4 journalers for this copy...
This is the voice of Mary Jemison, who, in 1758, at the age of sixteen, was taken by a Shawnee raiding party from her home near what would become Gettysburg, Pennsylvania. In this intimate reimagining of her life story, Mary endures the brutal scalpings of her parents and siblings and is given to two Seneca sisters who treat her as their own--a symbolic replacement for the brother they lost to the white colonists. Renamed Two-Falling Voices, she gradually becomes integrated into her new family, learning to assist with the hunt and to cultivate corn. She marries a Delaware warrior, raises a family in her adoptive culture, becomes friends with two former slaves, and eventually, remarkably, fulfills her lifelong dream 'to own land bordered by sky, as my mother and father had once purchased woods and fields which were dappled with changing light.'
A testament to the resilience of the human mind and spirit, The White is a cut-crystal narrative of Mary's live among the Seneca, lit by flashes of her own voice and revealing her curious, open heart. From the novel's bloody opening to its arresting conclusion--by her own choice Mary does not return to white society--Deborah Larsen never flinches from the violence and the splendor that marked the settling of the New World."
Hardcover, (c)2002, 219 pages.
Reserved for RABCK to Aceofhearts.
The story jumps right into Mary's capture, which doesn't give the reader much time to get to know Mary and build a relationship with her. She remains somewhat aloof and robotic through the entire book and never seems to have had a very deep relationship with her white family. I've always been enamoured with this particular bit of history, however, because even though most people find it astonishing that she would have wanted to remain with her captors when she had to opportunity to escape, I've always thought that life must have been a degree richer and more spiritually satisfying with the Seneca. For a young girl who has lost her entire family and her ties to the white community, I would wager that reassimilating into English culture would have been awkward and Mary would have had a difficult time finding her niche.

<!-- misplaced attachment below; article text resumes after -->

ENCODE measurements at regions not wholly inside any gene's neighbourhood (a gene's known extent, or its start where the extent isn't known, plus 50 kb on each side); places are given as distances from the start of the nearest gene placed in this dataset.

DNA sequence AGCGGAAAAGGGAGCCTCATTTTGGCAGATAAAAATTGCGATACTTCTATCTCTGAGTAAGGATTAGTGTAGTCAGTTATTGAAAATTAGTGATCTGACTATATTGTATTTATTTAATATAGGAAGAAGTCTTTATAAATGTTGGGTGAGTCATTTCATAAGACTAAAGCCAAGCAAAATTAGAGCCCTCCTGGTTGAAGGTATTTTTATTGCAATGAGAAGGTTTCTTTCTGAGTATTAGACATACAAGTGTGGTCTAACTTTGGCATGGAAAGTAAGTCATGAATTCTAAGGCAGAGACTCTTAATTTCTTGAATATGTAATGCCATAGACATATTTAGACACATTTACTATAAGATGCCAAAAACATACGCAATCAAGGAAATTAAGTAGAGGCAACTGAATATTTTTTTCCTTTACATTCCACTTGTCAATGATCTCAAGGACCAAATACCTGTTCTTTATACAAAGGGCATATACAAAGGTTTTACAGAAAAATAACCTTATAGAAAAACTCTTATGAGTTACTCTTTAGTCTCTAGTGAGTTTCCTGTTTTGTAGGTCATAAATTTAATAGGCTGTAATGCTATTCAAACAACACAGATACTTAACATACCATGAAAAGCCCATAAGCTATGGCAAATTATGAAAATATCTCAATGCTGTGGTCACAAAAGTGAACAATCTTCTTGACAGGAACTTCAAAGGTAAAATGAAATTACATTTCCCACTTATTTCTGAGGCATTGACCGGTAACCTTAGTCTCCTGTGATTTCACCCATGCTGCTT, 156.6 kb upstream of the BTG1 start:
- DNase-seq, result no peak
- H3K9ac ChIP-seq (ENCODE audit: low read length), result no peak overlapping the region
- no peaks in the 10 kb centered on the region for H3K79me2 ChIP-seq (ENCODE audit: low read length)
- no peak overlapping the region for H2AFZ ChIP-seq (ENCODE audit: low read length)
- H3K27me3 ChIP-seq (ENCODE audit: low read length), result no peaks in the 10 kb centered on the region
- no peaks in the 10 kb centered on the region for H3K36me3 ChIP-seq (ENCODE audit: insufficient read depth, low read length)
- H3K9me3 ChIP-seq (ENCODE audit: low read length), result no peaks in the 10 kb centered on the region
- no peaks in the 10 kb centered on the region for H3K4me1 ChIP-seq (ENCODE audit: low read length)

Larsen's interpretation paints Mary as a very strong, independent young woman, who does not fear the Seneca, or death, for that matter. This may stem from the fact that she also appears to be an empty shell, possibly from the shock of her abduction. I found myself almost rejoicing when she married Sheninjee, as it seemed that a more caring and respectful husband could not be found. I felt that her adjustment into the Seneca/Delaware way of life might not have gone as smoothly without his support. Mary's life passes quickly through the pages of the book, and we become familiar with the many who loved her. It's difficult for me to say that Mary loved them in return, because she seemed to be such an empty shell of a person, devoid of emotion.
The novel is made up of many short, two- or three-page chapters that make reading progress very quickly. My guess is that the author is attempting to emulate the thought patterns of a person in shock, as Mary would have been, since the chapters grow longer the further one reads into the book and the longer Mary has been with her captors. This writing style also helps to maintain the reader's attention. This was not a book that I had been looking for or even knew existed, but I thought it would be an interesting read when I spotted it at a thrift store. I was not disappointed.
Released 13 yrs ago (2/11/2006 UTC) at
WILD RELEASE NOTES:
Sending to SandDanz to take to Aceofhearts at the BC convention.
Released 13 yrs ago (4/21/2006 UTC) at
WILD RELEASE NOTES:
Handing over to AceofHearts at the convention!